From the looks of it, that plane performed spectacularly. Cracked off the tail, belly-flopped on the runway and still intact? That is pretty amazing and testament to the fortitude of American-made Boeing aircraft.
Cultural issues. He probably was hesitant to challenge the captain.
There was another South Korean airline accident due to this issue.
In fact, there is now questions on whether the pilot enabled an RNAV approach, which uses GPS data to guide the aircraft to within 20 feet accuracy in latitude, longitude and altitude (20 feet because of the much bigger GPS receiving antennas on commercial airliners compared to the receiving antennas on portable GPS receivers or your cellphone). Some have speculated that if the pilot had enabled an RNAV approach, the plane would have flown on the proper final glide path within 20 feet accuracy for a proper landing.
OK... Why would a pilot in training be landing a plane with passengers aboard???? Should not passenger aboard landings be reserved for when he was fully certified for the left seat.
The rocks at the end of the runway seawall were too high.
That is the explaination you would get from the Obama Admin.
C'mon now. You really think that's the only option to fly empty 777s as a dry run? If so, there would be many more crashes.
I think his flying career with Asiana is over. He will be lucky to get a crop dusting job.
I thot we got rid of that cultural krap in cockpits, ordnance disposal facilities, heavy machinery operations, surgical operating rooms, bomb fusing rooms and all the rest of places where a wrong move can be fatal about a half century ago? Do you actually suppose all four of these geniuses in the cockpit ( OK, I’m changing it to cocklesspit) flying a half billion dollars worth of hardware were so freaking hung up on the fine points of oriental etiquet that they couldn’t bring themselves to say something as simple as “get it up”? Hitting a San Fran Bay breakwater clearly is going to save a lot of FACE!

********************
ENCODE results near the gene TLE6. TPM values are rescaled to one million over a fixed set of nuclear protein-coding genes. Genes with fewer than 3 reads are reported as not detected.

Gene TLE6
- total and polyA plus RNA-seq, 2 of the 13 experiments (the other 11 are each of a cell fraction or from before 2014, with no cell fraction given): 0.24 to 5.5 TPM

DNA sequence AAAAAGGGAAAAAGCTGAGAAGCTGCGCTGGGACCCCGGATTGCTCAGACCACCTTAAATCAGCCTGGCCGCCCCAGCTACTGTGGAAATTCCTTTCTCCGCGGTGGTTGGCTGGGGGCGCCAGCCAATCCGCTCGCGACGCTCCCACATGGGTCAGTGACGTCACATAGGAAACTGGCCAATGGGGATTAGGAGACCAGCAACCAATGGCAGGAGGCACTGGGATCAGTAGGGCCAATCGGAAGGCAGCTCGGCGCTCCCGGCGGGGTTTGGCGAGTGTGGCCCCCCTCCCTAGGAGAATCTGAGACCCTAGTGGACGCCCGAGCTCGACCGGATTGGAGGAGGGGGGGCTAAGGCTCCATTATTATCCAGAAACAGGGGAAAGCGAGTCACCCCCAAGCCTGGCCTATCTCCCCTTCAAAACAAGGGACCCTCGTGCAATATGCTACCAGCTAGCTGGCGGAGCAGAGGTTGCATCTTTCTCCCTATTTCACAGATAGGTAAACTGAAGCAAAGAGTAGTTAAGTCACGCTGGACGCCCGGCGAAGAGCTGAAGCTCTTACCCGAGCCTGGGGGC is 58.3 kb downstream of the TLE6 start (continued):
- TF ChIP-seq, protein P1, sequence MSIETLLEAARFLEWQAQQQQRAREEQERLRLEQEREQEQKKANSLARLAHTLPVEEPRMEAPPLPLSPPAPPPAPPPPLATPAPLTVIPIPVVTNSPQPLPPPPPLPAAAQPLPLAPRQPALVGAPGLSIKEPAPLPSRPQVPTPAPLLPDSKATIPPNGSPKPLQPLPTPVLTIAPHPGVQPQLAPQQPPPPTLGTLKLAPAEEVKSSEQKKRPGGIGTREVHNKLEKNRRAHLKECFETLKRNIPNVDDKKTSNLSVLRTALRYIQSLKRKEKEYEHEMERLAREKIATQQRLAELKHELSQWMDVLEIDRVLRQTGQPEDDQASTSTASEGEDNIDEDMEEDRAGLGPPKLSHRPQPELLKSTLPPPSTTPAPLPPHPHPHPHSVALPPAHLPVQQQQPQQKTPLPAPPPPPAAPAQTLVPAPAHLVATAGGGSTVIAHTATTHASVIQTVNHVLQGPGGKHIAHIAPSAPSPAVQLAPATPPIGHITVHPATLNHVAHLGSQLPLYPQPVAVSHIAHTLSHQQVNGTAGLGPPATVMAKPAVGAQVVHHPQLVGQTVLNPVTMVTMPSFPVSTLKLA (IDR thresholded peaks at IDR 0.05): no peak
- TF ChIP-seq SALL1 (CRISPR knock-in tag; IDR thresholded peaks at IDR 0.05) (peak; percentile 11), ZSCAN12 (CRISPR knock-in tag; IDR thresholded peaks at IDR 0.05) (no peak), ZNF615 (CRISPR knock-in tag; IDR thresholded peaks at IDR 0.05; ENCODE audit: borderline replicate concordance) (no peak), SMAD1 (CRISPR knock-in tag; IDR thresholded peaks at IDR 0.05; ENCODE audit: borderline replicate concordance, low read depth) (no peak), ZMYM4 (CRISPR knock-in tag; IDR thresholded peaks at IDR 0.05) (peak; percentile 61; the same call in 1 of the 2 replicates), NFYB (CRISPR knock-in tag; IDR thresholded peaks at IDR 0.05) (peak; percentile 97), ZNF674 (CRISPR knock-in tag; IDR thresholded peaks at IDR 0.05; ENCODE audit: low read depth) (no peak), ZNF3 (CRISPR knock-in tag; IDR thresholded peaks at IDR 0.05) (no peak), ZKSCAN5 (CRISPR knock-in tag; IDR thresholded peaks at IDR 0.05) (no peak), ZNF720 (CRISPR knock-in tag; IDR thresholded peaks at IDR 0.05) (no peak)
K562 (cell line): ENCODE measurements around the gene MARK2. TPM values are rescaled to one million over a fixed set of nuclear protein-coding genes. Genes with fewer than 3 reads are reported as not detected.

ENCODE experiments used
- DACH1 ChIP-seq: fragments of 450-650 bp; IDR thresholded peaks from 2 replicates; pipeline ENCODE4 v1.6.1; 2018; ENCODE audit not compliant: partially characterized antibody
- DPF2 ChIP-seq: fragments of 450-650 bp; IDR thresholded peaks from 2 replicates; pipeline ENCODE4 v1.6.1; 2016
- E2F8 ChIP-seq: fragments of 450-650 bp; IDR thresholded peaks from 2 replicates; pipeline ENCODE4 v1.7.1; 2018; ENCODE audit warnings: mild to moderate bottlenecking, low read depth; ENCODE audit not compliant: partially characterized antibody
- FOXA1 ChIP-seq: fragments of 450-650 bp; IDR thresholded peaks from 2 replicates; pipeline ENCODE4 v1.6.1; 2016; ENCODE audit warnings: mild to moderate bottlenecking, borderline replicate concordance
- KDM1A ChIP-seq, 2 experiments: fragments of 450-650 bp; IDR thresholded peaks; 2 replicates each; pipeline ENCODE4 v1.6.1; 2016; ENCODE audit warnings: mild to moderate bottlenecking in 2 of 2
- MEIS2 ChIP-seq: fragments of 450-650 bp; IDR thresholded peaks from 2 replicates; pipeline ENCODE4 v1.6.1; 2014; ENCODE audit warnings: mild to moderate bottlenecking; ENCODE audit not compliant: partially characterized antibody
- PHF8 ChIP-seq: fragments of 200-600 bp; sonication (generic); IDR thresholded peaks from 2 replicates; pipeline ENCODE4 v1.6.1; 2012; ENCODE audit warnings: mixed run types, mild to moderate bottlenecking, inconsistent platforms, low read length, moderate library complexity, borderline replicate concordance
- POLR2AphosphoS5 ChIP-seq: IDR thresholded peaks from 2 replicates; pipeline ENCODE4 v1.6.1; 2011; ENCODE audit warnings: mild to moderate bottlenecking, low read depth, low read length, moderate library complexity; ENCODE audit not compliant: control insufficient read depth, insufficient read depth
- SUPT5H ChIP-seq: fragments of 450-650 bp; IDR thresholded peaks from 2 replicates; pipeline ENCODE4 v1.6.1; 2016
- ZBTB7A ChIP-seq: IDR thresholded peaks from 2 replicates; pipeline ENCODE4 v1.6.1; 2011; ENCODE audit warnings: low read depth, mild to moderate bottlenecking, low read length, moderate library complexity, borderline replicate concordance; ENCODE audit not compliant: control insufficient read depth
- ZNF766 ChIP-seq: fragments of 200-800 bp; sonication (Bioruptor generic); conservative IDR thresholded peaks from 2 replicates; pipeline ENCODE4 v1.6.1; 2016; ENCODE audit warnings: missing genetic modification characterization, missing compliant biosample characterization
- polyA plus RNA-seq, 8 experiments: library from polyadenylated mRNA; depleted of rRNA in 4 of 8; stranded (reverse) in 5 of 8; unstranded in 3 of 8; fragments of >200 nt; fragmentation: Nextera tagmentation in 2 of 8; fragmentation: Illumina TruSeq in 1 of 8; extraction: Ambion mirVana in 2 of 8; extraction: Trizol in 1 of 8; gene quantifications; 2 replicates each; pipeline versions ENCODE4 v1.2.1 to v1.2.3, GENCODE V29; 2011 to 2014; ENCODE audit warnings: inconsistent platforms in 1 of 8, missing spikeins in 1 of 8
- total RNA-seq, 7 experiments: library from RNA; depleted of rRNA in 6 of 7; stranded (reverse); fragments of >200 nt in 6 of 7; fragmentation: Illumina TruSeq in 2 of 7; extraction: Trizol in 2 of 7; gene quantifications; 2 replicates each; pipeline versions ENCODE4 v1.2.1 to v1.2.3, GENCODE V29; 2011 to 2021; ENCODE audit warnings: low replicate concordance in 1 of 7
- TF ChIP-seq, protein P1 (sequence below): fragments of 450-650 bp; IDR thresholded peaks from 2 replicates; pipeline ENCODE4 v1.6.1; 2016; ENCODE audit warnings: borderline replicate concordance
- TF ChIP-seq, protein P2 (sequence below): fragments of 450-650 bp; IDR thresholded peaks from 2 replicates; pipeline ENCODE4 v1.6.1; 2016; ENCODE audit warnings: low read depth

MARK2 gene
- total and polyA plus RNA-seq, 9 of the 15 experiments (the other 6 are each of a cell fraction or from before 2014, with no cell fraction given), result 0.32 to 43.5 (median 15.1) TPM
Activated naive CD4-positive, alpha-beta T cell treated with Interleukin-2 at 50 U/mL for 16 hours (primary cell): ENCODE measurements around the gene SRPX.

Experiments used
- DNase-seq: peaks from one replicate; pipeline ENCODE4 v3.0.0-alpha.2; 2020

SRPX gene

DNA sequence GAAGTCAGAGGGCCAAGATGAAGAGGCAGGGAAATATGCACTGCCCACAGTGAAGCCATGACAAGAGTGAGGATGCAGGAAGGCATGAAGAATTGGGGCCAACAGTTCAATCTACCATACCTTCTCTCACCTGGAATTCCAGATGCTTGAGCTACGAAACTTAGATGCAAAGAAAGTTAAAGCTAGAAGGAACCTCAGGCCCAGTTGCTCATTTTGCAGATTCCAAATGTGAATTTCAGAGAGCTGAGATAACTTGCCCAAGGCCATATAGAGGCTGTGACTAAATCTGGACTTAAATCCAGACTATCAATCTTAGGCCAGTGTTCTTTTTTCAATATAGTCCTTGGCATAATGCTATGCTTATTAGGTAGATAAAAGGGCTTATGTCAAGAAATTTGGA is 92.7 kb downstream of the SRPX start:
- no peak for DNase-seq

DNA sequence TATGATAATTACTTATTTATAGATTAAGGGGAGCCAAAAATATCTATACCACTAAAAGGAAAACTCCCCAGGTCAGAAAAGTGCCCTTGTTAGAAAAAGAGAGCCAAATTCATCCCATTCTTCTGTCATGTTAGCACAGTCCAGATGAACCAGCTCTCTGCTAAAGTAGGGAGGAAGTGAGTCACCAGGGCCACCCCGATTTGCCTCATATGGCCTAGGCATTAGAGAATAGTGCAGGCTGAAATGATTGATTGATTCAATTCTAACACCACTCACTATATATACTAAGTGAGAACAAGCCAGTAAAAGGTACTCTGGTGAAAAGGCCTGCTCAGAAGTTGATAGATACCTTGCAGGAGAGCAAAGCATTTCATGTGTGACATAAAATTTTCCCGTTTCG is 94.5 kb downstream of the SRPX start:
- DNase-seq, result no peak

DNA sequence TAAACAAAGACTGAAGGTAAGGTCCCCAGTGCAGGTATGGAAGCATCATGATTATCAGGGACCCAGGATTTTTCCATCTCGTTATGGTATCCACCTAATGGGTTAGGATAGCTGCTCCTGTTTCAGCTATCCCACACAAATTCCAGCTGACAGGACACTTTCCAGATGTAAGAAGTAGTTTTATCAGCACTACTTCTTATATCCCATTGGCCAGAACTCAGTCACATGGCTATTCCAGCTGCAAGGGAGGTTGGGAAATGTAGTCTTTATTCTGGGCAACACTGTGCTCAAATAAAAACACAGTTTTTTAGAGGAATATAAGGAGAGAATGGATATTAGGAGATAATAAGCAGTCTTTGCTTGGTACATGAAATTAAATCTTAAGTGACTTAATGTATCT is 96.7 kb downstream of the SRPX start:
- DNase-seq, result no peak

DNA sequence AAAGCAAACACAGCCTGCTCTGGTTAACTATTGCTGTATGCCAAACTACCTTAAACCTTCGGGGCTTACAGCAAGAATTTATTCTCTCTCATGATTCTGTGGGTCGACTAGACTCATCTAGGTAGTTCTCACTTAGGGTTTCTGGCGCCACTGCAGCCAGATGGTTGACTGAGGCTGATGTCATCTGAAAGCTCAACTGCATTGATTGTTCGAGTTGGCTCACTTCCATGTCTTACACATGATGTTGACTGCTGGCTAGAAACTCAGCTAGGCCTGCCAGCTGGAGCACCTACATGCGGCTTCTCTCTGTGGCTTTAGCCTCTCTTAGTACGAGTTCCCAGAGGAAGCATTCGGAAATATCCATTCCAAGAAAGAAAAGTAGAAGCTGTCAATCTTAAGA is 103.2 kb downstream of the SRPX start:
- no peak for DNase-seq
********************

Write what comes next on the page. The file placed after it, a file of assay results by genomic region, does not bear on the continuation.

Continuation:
The Boeing 777 is one of the most technically advanced aircraft in service. Unless I have misread the published manuals this aircraft has more than one system monitoring each and every facet required in maintaining a safe environment. If this is the case, then why no audio/visual alarms notifying the pilots their approach was flawed? Any audio communications between this crew and the tower is void of any traditional alarms, until 7 or so seconds from a heroic touchdown that saved all but 2 souls. Am I to believe that this marvel of modern flying machines will not calculate current data, project out future points in time, and alarm those in control adjustments must be made before the point of no return is breached? At 7 seconds from demise, it seems the plane has failed to notify and bypassed any fail safe, installed systems to ensure no critical event occurs. I thought such aircraft would take over flying if a critical event is imminent. If this ability to take control has been disabled, then many alarms would be rings loud. But if this advanced machine is displaying safe information to the pilots, I would assume this would be the same information the safety measures are using to decide if auto measures are needed. This is troublesome to me. The only safety measure that kicked in is the shaking that occurs (stick shaker) that is directly associated to engine stall...but why didn’t other alarms sound, suggesting a stall was imminent?